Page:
"It is well settled that if the location of a right of way is not defined by the grant, a reasonably convenient and suitable way is presumed to be intended, and the right cannot be exercised over the whole of the land. . . . If a location is not selected by either the servient or the dominant owner and they cannot agree upon a location, a court of equity has the power affirmatively and specifically to determine the location of the servitude. The reasonable convenience of both parties is of prime importance and the court cannot act arbitrarily, but must proceed with due regard for the rights of both parties."[3]

The record in this case does not contain facts sufficient to determine where the way should be located, nor its reasonable width, nor whether the house in question is necessarily an obstruction.

At the minimum, the Werkowskis would be entitled to a way across the northeast corner of the undeveloped portion of Fox Grove drive, sufficient to provide access to parcel 3, from the developed portion of Fox Grove drive, although the court must take all relevant factors into consideration in determining the location of a sufficient and reasonably convenient way. On this aspect of the case, a supplemental hearing and further finding would be necessary.

Reversal on this point, however, is probably a Pyrrhic victory for appellant:Bakke, because of the apparent violation of the zoning ordinance. Although the county court made no findings with respect to zoning, the parties have placed before us, by stipulation, the applicable ordinance of Racine county, adopted by the town of Rochester.

The relevant portion of the ordinance requires a minimum lot area of 15,000 square feet, and a minimum width of 75 feet at the setback line. The description in the *418 deed to Bakke indicates that the area of his land is approximately 13,735 square feet. It is true, as argued by Bakke, that no survey was in evidence, and conceivably, especially since the western boundary is the shore of a river, there may actually be more ground than the deed indicates. As to width, however, there was testimony that the parcel is 44.69 feet wide, that is the width according to the deed, and this is consistent with a measurement shown on the plat, indicating that Fox Grove drive is 50 feet wide, measured at an angle. A prima facie case of violation was shown, at least with respect to width. Although the ordinance provides for variance, Bakke neither pleaded nor proved that a variance had been authorized.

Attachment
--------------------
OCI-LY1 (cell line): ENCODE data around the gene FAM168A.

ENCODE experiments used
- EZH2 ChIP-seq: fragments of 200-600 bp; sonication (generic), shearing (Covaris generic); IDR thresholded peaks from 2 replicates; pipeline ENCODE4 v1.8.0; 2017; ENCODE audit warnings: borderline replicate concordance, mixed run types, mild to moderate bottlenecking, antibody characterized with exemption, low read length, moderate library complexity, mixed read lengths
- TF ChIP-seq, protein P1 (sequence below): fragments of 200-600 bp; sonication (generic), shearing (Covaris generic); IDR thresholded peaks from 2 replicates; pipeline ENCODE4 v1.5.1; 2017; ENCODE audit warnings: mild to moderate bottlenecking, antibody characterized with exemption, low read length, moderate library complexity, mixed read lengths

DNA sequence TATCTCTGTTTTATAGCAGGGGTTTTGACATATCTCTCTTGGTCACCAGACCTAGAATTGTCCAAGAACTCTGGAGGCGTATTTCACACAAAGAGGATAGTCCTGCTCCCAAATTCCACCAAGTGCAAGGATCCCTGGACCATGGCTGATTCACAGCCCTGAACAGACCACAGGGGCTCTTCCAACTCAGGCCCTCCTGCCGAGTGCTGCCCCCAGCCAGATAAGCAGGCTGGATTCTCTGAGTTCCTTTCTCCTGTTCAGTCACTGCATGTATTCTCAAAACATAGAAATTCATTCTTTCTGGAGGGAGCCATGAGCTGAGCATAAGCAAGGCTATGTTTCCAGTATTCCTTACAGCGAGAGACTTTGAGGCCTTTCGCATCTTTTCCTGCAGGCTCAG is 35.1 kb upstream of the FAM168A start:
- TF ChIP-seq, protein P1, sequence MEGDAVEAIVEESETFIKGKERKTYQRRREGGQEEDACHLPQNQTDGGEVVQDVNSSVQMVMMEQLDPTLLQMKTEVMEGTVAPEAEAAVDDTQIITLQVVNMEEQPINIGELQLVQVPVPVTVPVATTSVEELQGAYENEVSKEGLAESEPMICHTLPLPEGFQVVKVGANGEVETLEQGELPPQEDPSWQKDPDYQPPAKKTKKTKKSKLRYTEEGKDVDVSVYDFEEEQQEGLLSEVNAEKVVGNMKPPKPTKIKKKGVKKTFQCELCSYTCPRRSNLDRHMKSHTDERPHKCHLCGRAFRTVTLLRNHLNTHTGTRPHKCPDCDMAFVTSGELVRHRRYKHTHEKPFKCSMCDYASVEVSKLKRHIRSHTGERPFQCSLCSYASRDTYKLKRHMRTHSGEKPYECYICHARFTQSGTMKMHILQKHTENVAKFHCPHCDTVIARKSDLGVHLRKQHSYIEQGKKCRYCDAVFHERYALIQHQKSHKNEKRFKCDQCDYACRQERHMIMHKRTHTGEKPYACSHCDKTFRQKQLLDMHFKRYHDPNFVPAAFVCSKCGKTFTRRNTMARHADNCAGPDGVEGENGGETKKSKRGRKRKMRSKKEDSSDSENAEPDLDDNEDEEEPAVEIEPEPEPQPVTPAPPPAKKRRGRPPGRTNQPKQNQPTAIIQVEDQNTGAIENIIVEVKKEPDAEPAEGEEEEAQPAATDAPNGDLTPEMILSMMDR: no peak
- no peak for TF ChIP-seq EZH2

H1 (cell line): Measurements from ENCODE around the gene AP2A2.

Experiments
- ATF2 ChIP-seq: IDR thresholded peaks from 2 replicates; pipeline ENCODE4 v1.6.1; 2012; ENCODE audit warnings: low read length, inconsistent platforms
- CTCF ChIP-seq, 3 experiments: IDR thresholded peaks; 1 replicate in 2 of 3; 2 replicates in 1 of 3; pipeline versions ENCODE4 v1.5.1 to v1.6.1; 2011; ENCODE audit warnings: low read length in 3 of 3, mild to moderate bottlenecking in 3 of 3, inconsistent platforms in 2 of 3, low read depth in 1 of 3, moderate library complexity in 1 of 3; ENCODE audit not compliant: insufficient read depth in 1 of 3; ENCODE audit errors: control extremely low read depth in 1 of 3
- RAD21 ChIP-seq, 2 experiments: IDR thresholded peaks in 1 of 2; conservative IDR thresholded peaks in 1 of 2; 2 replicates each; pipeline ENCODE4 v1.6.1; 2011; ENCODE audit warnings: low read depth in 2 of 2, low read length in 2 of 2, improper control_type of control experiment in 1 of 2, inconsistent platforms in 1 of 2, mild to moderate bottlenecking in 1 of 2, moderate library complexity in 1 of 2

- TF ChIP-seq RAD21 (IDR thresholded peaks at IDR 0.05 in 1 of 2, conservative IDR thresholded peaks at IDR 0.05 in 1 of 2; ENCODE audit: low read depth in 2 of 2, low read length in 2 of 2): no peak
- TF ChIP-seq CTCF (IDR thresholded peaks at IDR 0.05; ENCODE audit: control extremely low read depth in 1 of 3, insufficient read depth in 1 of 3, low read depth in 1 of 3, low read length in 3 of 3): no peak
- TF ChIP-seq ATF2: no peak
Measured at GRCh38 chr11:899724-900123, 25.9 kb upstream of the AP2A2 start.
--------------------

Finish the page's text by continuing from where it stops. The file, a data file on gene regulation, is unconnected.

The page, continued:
Sec. 59.97 (8), Stats., authorizes enforcement of a county zoning ordinance by injunctional order at the suit of an owner of real estate within the district affected. We perceive no reason on this record why Werkowskis are not entitled to an injunction enforcing the ordinance. Since, however, the case must go back for further hearing, we do not foreclose the county court from considering additional evidence on this issue in its discretion as the interest of justice may appear. Only in the event that the court determined that the residence building need not be removed could there be any consideration of Bakke's counterclaim for damages resulting from the temporary restraining order preventing completion of the building.

The judgment will require modification to some degree, in any event. Insofar as it enjoins interference with Werkowskis' right-of-way, it must be limited to a sufficient and reasonably convenient way as determined by the court. In any event the portion of Bakke's land west of Fox Grove drive, as shown on the plat, is not subject to Werkowskis' right-of-way. That strip, on the plat, was part of the proposed channel and the island designated Fox Grove Park. Insofar as the judgment enforces the *419 zoning ordinance, it should, in addition to ordering removal of the residence building, enjoin only such other uses or activities as would violate the ordinance.

By the Court.Judgment reversed, cause remanded for further proceedings consistent with the opinion on file. No costs to either party on appeal.


[1] 17 A Am. Jur., Easements, p. 649, sec. 39.

[2] Ibid. page 650, sec. 40, indicating some conflict in the Wisconsin decisions on this point. See also Anno. 7 A. L. R. (2d) 607, 648.

[3] 17A Am. Jur., Easements, pp. 711, 712, sec. 101. See also pp. 727-736, secs. 119-125.